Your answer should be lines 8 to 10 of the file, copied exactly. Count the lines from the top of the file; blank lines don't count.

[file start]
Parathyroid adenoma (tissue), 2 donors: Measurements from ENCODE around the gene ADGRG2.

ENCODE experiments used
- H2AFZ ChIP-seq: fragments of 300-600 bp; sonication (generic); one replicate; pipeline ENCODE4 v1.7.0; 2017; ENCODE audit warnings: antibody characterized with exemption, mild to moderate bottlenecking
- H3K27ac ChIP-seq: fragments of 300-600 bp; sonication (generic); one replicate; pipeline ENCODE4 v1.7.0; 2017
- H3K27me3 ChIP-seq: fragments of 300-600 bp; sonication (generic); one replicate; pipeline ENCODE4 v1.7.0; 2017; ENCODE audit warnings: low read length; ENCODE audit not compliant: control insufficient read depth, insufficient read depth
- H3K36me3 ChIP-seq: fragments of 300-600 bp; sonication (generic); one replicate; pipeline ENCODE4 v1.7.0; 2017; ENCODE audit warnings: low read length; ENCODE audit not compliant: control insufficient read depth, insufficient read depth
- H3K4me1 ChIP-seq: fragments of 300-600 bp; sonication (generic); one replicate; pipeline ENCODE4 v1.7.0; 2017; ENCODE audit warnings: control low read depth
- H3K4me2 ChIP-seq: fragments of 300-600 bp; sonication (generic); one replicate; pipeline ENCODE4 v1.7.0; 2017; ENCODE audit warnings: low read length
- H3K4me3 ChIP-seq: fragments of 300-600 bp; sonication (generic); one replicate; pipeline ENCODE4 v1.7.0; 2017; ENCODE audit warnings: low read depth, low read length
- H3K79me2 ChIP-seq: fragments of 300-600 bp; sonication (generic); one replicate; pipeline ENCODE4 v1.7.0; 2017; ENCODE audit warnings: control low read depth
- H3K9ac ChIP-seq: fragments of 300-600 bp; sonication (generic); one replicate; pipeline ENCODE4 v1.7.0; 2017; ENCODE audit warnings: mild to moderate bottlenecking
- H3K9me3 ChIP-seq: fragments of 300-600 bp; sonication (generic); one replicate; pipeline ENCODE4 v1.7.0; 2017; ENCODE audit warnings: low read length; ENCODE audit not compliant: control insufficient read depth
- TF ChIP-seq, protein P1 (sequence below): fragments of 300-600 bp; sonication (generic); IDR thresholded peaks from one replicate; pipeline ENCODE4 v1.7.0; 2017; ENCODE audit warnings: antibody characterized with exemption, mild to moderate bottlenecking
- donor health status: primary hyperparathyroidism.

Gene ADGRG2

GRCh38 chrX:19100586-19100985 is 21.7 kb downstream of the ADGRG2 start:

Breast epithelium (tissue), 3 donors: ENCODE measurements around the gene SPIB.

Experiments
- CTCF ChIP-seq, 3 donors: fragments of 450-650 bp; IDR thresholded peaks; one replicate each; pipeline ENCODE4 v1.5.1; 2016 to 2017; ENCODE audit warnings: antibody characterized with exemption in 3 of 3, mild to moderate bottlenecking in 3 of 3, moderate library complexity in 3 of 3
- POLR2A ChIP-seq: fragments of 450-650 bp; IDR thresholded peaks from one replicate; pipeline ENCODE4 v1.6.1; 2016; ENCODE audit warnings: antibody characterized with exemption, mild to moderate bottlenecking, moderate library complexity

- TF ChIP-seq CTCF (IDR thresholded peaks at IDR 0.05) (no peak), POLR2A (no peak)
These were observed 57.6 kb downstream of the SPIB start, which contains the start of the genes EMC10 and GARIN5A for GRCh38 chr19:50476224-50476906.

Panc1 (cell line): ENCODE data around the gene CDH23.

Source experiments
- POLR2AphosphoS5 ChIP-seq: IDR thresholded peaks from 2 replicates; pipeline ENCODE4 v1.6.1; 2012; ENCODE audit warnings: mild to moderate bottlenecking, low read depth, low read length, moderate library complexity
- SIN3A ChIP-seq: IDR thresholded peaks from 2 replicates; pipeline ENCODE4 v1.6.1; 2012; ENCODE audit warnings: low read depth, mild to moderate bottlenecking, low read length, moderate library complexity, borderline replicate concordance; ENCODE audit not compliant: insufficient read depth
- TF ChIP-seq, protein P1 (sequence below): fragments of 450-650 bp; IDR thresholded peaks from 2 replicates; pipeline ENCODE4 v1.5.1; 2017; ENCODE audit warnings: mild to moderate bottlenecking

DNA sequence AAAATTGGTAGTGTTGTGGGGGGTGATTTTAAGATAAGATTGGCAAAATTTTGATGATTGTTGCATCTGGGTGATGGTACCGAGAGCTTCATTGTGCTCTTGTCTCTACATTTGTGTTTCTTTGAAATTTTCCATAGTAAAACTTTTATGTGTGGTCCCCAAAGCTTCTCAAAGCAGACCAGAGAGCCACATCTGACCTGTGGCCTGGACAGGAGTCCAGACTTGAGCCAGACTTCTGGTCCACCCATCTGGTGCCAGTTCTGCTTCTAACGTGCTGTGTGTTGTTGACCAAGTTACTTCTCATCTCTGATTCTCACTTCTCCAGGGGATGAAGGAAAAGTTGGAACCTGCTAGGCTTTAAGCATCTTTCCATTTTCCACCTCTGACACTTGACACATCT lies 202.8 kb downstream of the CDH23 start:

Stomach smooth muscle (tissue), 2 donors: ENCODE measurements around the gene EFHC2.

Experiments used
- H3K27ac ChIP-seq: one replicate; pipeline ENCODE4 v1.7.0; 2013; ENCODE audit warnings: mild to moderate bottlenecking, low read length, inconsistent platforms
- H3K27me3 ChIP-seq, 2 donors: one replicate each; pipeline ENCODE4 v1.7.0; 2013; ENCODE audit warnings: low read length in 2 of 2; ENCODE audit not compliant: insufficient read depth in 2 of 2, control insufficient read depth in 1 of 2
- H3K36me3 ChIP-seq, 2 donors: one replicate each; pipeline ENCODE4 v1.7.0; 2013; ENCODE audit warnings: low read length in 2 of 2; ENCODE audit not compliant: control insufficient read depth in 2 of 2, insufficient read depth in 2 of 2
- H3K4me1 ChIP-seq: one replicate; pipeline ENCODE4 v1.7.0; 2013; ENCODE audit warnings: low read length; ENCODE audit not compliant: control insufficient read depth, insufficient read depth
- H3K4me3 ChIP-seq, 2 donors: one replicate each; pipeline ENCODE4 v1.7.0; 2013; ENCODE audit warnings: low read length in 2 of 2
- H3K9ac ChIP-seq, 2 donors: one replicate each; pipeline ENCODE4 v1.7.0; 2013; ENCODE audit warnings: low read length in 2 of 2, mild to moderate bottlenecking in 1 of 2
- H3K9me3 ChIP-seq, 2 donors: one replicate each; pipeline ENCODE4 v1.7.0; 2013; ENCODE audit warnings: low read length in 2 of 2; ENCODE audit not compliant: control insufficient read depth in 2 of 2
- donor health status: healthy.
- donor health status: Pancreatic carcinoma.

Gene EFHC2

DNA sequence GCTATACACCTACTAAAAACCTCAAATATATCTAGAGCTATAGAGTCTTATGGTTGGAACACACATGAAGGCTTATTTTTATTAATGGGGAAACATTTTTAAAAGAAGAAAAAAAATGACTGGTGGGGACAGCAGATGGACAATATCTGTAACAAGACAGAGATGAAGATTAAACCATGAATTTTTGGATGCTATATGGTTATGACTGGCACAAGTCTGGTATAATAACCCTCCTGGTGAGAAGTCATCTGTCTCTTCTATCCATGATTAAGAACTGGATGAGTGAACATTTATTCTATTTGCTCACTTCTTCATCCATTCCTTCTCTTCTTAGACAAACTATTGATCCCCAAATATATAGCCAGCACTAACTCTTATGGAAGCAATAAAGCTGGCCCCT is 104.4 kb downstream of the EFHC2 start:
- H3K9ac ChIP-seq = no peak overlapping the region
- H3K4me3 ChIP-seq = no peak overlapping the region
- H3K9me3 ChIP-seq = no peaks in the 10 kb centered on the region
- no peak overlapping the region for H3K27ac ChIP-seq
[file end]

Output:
- H3K4me2 ChIP-seq: fragments of 300-600 bp; sonication (generic); one replicate; pipeline ENCODE4 v1.7.0; 2017; ENCODE audit warnings: low read length
- H3K4me3 ChIP-seq: fragments of 300-600 bp; sonication (generic); one replicate; pipeline ENCODE4 v1.7.0; 2017; ENCODE audit warnings: low read depth, low read length
- H3K79me2 ChIP-seq: fragments of 300-600 bp; sonication (generic); one replicate; pipeline ENCODE4 v1.7.0; 2017; ENCODE audit warnings: control low read depth